For historic buildings and structures, engineers and architects often rely on current standards and design values to determine adequacy of the wood members to remain in service, but current standards are generally based on lower quality material than was used in many historic buildings. Historic structures built before the establishment of building codes or design values for wood products (or structures which lack grade stamps on individual wood members) present a quandary when determining what design values are appropriate. Frequently an assumed species and grade are assigned, only to show that the wood members are structurally deficient, despite the fact that the structure has stood for decades or centuries without failure. The results of assuming a species and/or grade are often an overly conservative estimate of the design values and unnecessary replacement, repair and retrofit decisions along with associated unnecessary project costs and destruction of historic fabric.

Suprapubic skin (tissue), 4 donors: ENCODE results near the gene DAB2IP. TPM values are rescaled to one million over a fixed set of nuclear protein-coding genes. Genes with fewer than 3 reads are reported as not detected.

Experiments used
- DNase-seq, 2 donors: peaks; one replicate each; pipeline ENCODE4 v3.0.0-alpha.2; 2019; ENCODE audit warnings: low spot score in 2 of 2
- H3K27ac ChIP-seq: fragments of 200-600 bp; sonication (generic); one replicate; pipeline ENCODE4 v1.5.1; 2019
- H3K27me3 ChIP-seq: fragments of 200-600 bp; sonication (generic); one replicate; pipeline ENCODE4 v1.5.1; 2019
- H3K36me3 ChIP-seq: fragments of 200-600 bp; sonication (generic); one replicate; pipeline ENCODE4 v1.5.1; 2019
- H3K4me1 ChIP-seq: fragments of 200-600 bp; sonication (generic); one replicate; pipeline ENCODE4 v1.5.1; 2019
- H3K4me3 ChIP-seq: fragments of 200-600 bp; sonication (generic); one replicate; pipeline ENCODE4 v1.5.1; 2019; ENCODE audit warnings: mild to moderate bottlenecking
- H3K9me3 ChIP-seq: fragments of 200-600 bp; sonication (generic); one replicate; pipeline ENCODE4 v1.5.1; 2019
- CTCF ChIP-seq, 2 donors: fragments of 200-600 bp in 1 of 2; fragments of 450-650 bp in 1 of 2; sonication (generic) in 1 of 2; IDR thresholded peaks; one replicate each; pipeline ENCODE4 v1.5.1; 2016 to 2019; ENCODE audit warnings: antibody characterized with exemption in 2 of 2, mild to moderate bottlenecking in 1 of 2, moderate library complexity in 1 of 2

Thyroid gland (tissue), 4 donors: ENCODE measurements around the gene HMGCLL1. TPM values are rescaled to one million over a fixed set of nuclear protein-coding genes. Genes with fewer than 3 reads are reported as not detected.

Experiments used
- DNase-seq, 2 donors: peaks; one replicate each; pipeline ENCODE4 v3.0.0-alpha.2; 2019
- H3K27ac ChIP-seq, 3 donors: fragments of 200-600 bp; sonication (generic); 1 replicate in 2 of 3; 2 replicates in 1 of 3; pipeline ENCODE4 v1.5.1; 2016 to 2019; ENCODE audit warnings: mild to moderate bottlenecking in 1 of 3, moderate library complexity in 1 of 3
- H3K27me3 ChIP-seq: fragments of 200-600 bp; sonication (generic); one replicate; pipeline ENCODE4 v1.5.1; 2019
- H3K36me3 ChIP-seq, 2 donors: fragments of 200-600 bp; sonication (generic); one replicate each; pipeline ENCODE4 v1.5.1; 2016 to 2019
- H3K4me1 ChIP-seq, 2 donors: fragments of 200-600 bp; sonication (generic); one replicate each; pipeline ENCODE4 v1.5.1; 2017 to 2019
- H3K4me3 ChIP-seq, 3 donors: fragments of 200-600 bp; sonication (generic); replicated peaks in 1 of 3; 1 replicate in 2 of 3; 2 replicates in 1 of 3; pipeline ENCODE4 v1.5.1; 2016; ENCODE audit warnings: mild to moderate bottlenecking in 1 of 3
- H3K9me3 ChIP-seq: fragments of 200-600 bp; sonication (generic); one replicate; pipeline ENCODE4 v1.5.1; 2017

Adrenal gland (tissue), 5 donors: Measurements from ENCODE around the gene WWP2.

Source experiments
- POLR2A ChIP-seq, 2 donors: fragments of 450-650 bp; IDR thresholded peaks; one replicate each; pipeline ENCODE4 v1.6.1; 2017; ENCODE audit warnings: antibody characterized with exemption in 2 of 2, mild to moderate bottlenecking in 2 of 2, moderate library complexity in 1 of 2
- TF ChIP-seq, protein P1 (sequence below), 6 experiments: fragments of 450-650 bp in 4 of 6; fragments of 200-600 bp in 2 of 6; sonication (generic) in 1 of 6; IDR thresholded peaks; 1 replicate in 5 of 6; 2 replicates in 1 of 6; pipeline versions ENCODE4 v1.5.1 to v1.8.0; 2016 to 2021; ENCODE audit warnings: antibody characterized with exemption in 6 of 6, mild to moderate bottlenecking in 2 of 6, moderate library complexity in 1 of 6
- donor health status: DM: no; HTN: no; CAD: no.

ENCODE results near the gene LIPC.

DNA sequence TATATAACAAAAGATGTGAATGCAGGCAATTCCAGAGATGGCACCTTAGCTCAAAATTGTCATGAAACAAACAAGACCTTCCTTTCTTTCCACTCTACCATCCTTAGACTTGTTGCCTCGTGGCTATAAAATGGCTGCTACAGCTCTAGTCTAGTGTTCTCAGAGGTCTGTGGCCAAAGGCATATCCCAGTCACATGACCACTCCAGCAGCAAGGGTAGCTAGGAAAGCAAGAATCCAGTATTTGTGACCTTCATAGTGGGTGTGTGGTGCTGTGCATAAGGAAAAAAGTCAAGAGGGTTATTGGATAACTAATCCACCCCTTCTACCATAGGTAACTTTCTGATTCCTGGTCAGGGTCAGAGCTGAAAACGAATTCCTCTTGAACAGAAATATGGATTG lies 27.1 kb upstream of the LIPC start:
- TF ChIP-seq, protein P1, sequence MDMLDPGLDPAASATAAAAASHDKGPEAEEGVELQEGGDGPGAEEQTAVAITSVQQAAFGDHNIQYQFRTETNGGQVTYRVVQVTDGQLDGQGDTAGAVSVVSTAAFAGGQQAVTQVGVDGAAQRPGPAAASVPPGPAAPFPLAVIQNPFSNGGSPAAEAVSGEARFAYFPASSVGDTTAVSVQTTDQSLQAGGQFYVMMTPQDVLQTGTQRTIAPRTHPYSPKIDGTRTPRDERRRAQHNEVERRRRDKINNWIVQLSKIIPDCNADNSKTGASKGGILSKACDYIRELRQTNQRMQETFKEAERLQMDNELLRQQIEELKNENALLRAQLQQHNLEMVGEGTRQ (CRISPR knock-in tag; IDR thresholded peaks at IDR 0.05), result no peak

This grading protocol is a review of historical wood testing and standards development, wood condition assessment basics, and a query-based wood grading program. The goal of this protocol is to change the typical decision-making process by giving engineers and architects the means to better understand the grading of wood members in relation to building code requirements.
This report made possible through Grant MT-2210-05-NC-05 from the National Center for Preservation Technology and Training (NCPTT).